In some cases, state governments are even distributing rations themselves. The government is monitoring and facilitating distribution in Haryana, the large state abutting New Delhi, via district food and supply controllers. In at least one state, Himachal, the state has launched its own online portal through which citizens can order essential items.
Not only are states getting involved in distribution, but they are also intervening when it comes to prices. In the National Capital Region’s Noida city, the district magistrate has fixed prices for mobile vendors to prevent price gouging. Authorities in Hyderabad have also engaged in price-fixing after costs quadrupled for some basic items due to panic buying.
Tech-enabled methods are under-utilized
In contrast to these manual controls and authorizations, some states are allowing – and even partnering with – tech-enabled distribution providers to organize home delivery. However, these efforts are off to a rough start and more is needed to leverage this important resource.
Online delivery apps are supposedly part of the essential services permitted during the lockdown, but reports note that functioning is erratic. E-commerce providers had originally suspended operations, saying that the lockdown order was not clear with regards to e-commerce. The New Delhi government moved quickly to clarify that e-commerce is among the essential services, and has issued curfew passes to 6,000 delivery agents.
Even once the order was clarified, e-commerce providers complain that their delivery agents are being harassed and beaten by police and others, and that they lack labor at distribution centers. As a result, most food delivery apps briefly suspended services and even those that restarted are functioning poorly.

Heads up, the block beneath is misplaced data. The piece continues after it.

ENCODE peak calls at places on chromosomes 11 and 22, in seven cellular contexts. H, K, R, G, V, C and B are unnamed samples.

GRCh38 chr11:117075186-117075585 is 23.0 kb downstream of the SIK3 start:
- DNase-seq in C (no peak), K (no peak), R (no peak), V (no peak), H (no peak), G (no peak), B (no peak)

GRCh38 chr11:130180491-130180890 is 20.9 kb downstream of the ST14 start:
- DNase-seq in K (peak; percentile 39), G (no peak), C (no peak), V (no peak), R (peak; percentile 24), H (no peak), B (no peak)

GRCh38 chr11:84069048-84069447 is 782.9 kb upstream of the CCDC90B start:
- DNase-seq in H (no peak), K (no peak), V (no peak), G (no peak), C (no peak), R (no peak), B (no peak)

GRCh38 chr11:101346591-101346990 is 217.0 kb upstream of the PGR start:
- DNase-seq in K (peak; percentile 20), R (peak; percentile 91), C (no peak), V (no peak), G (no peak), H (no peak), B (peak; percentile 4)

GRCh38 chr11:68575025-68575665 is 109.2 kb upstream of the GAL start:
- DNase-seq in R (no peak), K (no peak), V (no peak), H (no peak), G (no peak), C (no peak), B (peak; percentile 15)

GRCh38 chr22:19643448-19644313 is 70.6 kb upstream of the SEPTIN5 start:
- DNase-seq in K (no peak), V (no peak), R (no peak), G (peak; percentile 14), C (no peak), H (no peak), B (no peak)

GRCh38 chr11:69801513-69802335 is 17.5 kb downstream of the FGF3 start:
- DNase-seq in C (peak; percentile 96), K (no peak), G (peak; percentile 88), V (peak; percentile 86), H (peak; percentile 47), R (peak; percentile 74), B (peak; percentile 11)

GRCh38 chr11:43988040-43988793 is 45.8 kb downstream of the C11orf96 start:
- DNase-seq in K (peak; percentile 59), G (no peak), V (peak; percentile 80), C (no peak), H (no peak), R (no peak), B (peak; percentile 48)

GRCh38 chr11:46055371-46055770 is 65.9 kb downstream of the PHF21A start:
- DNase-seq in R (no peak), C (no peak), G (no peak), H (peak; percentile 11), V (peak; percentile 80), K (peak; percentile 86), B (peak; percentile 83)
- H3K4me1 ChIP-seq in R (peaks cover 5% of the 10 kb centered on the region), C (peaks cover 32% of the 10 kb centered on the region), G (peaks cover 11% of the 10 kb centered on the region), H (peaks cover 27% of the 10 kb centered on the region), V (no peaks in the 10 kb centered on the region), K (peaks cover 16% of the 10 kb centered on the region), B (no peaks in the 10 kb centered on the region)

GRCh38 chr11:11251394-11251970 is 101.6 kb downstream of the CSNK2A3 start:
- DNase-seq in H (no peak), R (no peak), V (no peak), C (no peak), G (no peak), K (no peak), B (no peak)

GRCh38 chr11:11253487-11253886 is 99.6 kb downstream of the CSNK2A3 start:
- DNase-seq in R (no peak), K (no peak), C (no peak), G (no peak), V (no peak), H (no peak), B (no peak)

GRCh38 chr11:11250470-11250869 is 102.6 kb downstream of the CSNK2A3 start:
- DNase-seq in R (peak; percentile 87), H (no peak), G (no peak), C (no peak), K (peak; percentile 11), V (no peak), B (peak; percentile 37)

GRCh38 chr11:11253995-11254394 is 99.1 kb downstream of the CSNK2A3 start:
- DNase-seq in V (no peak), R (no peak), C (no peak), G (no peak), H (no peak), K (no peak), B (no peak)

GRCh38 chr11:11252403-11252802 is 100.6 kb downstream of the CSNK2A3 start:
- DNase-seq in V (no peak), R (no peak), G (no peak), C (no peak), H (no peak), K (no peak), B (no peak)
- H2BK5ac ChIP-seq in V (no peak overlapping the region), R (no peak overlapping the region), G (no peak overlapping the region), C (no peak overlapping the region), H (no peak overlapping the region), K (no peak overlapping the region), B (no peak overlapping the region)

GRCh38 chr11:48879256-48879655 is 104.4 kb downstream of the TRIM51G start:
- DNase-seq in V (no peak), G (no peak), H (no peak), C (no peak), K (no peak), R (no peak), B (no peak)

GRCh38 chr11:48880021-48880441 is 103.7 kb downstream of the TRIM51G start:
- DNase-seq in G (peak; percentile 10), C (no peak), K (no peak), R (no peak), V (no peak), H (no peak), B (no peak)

Some governments are going further and partnering directly with e-commerce providers to facilitate home delivery during the lockdown. In Punjab, the police commissioners and SSPs have requested e-commerce providers like Zomato and Swiggy find ways to ensure efficient home delivery of essential goods and services. The partnership started once the government realized that home delivery by corner shops was not reliable and so turned to the e-commerce giants for their expertise in-home delivery.
India is missing the larger tech opportunity
E-commerce rails for home delivery are a good first step, but there are further tech solutions that the Indian government should leverage to combat the spread of COVID-19.
One area of opportunity is digital payments. Promoting digital payments would enable “contactless deliveries”, protecting both the consumer and the delivery men from the possibly infected currency exchange. Moreover, access to cash is becoming a problem amid growing travel restrictions. While some state governments like the administration of Chandigarh have come up with innovative solutions like mobile ATMs, it will be harder for larger and more densely-populated areas to make cash accessible. As banks resort to operating for fewer hours and Business Correspondents face restrictions in cash supply, this may be time to expand India’s digital ecosystem to come to the rescue.